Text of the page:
Tuesday 16th April
Dr Liz Morrish
Visiting fellow, York St John University
Pressure vessels: the epidemic of poor mental health among academics.
In this talk I will present findings that show how staff employed at Higher Education Institutions/ Universities are accessing counselling and occupational health services at an increasing rate. Between 2009 and 2015, counselling referrals have risen by 77 per cent, while staff referrals to Occupational Health services during the same period have risen by 64 per cent. This attests to an escalating epidemic of poor mental health among the sector’s employees. I will consider some of the factors which weigh on the mental health of academic staff: escalating and excessive workloads; the imposition of metric surveillance; outcomes-based performance management; increasing precarity and insecure contracts. Universities have been characterised as ‘anxiety machines’ which purposefully flout legal requirements to prevent stress in the workplace. Given the urgency of the situation, I will propose some recommendations which if institutions were to follow, might alleviate some of the pressures.
Liz Morrish is an independent scholar and activist for resistance to managerial appropriation of the university. She is a visiting fellow at York St John University. She was principal lecturer and subject leader of linguistics at Nottingham Trent University until speaking out and writing about the mental health of academics brought about her resignation in 2016. She is completing a co-authored book on managerial discourse in the neoliberal academy, entitled Academic Irregularities (Routledge forthcoming) and she also writes a blog with the same name (https://academicirregularities.wordpress.com/). Having exited the academy, Liz now has more time for other activities. As well as writing, she now spends time as a marathon swim observer.
Wednesday 17th April
Professor Shân Wareing
Deputy Vice Chancellor/Chief Operating Officer, London South Bank University
Learning development and student narratives
As someone who was in learning development, and is now a senior manager, I will make use of these perspectives to explore some of the narratives about students currently in use in British higher education, their functions and effects, and the possible consequences for Learning Development.
Strategies, policy documents and the media refer to students as customers, partners, and learners, and often directly refer to them as or imply they are, young people; these terms construct universities reciprocally as shops, business investments or places of instruction. These names, and implied narratives, play out in the articulation of institutional mission, organisation, marketing, staff engagement and industrial relations, and due to these factors, in institutional financial stability. They also influence how we personally, as staff and as students, make sense of our roles, how we construct our identity; they affect our sense of purpose and integrity.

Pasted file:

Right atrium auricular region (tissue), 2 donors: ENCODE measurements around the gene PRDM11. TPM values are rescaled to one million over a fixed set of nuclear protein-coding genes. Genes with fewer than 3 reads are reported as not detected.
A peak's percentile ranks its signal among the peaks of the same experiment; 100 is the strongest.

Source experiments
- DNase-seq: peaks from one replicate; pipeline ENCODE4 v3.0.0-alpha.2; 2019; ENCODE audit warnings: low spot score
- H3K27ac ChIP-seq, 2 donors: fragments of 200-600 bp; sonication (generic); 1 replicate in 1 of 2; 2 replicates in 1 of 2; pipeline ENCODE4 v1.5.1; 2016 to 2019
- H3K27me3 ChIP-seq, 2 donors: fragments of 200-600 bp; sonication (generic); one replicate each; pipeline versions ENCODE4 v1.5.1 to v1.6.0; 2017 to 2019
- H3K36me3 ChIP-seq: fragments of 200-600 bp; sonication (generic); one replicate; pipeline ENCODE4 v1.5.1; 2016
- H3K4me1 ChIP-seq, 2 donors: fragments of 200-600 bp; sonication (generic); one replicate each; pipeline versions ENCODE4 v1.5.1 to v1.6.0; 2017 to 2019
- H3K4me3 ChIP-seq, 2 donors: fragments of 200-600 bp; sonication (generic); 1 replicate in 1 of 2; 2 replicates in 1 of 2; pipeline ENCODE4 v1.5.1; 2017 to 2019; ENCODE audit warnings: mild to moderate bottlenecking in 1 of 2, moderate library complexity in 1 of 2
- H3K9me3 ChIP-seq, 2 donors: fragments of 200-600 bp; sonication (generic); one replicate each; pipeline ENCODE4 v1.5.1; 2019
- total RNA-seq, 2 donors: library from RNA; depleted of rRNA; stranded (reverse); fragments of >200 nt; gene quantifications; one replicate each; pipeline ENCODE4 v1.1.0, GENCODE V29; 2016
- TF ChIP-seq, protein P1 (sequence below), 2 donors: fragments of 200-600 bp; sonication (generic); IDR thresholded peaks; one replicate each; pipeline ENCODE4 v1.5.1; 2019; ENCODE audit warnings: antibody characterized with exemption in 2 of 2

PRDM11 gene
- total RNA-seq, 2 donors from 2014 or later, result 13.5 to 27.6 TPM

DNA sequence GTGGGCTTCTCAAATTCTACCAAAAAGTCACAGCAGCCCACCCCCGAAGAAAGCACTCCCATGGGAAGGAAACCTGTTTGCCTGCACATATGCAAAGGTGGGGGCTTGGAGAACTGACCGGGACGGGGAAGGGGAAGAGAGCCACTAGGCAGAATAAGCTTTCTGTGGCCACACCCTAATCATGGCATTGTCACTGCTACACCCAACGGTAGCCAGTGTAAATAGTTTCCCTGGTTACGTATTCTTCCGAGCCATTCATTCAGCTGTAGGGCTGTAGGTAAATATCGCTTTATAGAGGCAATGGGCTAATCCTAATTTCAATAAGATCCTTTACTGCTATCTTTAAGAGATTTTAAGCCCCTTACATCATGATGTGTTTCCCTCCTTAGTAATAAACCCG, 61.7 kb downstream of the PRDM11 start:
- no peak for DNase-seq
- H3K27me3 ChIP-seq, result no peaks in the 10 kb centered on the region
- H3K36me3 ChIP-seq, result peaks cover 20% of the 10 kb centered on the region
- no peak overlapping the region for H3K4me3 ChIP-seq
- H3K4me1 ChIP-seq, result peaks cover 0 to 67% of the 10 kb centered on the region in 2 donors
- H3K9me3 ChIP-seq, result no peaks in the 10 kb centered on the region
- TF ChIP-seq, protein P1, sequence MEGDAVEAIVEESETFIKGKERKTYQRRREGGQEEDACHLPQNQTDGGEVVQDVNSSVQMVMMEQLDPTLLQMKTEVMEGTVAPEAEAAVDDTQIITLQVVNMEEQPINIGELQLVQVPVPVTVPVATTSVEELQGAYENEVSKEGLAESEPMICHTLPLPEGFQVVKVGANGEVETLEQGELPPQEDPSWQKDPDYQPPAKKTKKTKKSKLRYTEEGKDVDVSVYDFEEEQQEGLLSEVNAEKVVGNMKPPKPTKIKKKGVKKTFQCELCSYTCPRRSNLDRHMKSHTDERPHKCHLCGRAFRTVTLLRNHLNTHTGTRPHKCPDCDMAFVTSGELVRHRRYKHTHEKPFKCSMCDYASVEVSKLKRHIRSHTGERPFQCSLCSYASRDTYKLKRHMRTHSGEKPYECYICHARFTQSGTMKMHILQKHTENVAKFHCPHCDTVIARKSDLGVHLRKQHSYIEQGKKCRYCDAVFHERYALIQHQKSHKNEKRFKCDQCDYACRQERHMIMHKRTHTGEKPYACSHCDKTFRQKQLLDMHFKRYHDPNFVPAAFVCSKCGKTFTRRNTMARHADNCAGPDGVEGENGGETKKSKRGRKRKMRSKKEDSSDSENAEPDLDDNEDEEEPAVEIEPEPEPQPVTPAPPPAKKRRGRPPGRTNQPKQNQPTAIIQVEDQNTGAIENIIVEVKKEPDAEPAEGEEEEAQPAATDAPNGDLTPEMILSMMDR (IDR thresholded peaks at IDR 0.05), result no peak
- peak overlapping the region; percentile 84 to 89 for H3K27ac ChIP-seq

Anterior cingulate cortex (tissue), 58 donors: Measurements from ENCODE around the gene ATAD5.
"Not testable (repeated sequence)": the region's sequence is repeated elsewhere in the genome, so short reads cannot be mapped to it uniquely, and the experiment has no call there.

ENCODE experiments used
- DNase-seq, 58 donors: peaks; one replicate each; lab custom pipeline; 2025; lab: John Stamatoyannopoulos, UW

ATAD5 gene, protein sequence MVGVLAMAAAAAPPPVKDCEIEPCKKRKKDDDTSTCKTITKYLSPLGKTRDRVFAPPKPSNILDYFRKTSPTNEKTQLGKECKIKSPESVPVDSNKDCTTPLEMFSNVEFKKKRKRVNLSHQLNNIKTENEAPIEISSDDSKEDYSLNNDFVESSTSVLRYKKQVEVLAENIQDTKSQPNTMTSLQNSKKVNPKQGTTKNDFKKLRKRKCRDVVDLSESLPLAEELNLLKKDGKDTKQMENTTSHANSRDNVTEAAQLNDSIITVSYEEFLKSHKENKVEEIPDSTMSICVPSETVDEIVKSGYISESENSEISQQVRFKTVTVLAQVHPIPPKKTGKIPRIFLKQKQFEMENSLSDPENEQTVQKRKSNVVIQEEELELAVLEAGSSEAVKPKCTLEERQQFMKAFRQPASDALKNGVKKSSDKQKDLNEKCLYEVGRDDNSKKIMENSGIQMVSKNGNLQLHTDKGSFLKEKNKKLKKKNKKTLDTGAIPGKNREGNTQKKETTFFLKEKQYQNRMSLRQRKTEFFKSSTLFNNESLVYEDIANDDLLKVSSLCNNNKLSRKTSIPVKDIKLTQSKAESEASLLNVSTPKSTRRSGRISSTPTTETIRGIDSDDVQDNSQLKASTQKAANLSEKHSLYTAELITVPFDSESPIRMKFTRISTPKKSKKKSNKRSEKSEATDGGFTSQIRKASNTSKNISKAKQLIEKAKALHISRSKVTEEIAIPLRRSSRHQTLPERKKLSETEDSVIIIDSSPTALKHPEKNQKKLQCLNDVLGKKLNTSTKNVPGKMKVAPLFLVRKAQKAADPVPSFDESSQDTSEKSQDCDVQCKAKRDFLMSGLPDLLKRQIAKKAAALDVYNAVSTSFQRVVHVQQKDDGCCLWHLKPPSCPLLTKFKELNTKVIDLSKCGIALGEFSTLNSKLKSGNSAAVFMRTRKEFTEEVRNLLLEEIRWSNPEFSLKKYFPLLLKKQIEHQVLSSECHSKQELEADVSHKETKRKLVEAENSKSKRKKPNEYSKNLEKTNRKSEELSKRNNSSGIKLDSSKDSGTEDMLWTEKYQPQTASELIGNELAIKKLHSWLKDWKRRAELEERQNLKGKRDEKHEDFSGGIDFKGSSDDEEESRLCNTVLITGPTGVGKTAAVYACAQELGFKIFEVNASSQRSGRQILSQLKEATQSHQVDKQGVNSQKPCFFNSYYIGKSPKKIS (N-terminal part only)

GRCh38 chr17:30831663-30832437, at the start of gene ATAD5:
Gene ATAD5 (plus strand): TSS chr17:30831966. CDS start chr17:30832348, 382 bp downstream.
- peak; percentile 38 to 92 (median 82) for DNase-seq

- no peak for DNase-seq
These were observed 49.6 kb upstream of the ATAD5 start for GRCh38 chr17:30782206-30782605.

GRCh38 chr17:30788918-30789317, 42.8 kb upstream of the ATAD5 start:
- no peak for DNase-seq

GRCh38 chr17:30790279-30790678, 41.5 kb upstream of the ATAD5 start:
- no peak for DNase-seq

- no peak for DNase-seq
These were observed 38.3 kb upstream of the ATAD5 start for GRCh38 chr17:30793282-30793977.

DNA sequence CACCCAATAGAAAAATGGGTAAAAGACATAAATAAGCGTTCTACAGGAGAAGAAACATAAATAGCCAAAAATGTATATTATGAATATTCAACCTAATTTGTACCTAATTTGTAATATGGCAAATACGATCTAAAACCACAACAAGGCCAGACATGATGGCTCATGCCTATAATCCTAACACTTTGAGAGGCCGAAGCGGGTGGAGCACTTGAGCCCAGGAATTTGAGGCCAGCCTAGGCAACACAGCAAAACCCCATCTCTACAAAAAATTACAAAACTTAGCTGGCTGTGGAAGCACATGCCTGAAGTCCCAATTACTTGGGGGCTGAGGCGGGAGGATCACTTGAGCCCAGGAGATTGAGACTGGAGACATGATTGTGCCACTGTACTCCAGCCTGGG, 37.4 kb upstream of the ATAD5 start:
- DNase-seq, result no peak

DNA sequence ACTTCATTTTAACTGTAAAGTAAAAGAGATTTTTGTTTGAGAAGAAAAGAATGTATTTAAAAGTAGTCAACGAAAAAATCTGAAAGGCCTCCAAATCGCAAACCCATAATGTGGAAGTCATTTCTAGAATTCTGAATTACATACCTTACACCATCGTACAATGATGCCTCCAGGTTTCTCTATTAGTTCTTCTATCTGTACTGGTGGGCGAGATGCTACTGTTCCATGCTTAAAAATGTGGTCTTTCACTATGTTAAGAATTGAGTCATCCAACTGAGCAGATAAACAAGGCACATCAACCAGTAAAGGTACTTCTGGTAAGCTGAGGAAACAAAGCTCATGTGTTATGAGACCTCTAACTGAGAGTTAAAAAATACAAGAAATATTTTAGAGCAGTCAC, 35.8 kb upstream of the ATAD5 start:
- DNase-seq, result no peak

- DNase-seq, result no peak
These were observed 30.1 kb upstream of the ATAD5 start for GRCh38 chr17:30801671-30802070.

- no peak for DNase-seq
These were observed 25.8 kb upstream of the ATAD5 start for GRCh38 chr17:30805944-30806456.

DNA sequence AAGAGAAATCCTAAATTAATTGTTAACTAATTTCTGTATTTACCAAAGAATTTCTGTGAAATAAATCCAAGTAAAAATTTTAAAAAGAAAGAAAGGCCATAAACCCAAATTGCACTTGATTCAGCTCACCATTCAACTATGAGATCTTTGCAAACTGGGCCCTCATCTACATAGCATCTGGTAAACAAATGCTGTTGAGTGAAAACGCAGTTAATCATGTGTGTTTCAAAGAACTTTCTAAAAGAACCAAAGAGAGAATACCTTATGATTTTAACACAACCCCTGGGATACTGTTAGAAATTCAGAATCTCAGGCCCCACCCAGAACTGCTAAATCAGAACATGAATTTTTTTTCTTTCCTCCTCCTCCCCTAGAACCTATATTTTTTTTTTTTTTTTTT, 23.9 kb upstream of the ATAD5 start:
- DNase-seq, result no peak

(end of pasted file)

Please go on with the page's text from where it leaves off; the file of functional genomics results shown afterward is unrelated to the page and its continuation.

In national policy environment narratives, we observe attempts to ignore or reconcile conflicting principles and interests: economic, social, political, local, national and global. For students, these narratives create or address the questions: what are my options? What should I make sense of? How do I behave? What clues do I look for in my environment?
I will be considering the impact of some of these conflicting narratives to the field of Learning Development, and the consequences and options – opportunities and threats – created by the various circulating narratives.
Shân Wareing is Chief Operating Officer and Deputy Vice-Chancellor (Education) at London South Bank University (LSBU) and a Professor of Teaching in Higher Education. Her first degree is in English Language and Literature from University of Oxford, and she holds awards from the University of Strathclyde in linguistics and gender, and from the UCL Institute of Education in Higher Education. She is a past Co-Chair of the Staff and Educational Development Association (SEDA), was a Senior Fellow of SEDA, a member of the 2014 English Subject Benchmark Review Group, and is a Fellow of the Leadership Foundation, a Principal Fellow of the Higher Education Academy, a National Teaching Fellow, and won the Wonkhe’s 2017 award for writing the best piece of original analysis or argument on Wonkhe. She speaks nationally on topics include leadership and gender, oversaw the 2013 Bucks New University REF submission and the LSBU 2017 TEF submission, and currently leads LSBU’s student journey transformation programme, LEAP.